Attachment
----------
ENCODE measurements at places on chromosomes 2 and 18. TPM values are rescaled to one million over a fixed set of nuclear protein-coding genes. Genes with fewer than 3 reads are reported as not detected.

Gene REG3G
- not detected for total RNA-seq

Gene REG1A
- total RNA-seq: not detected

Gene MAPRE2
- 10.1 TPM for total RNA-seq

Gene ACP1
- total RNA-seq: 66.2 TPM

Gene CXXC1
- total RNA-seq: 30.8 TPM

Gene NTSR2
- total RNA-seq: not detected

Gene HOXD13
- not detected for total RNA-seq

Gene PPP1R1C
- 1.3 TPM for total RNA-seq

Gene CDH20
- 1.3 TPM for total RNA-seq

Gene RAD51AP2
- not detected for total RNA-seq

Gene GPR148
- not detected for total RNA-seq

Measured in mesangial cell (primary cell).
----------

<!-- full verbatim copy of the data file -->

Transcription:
ENCODE measurements at places on chromosomes 2 and 18. TPM values are rescaled to one million over a fixed set of nuclear protein-coding genes. Genes with fewer than 3 reads are reported as not detected.

Gene REG3G
- not detected for total RNA-seq

Gene REG1A
- total RNA-seq: not detected

Gene MAPRE2
- 10.1 TPM for total RNA-seq

Gene ACP1
- total RNA-seq: 66.2 TPM

Gene CXXC1
- total RNA-seq: 30.8 TPM

Gene NTSR2
- total RNA-seq: not detected

Gene HOXD13
- not detected for total RNA-seq

Gene PPP1R1C
- 1.3 TPM for total RNA-seq

Gene CDH20
- 1.3 TPM for total RNA-seq

Gene RAD51AP2
- not detected for total RNA-seq

Gene GPR148
- not detected for total RNA-seq

Measured in mesangial cell (primary cell).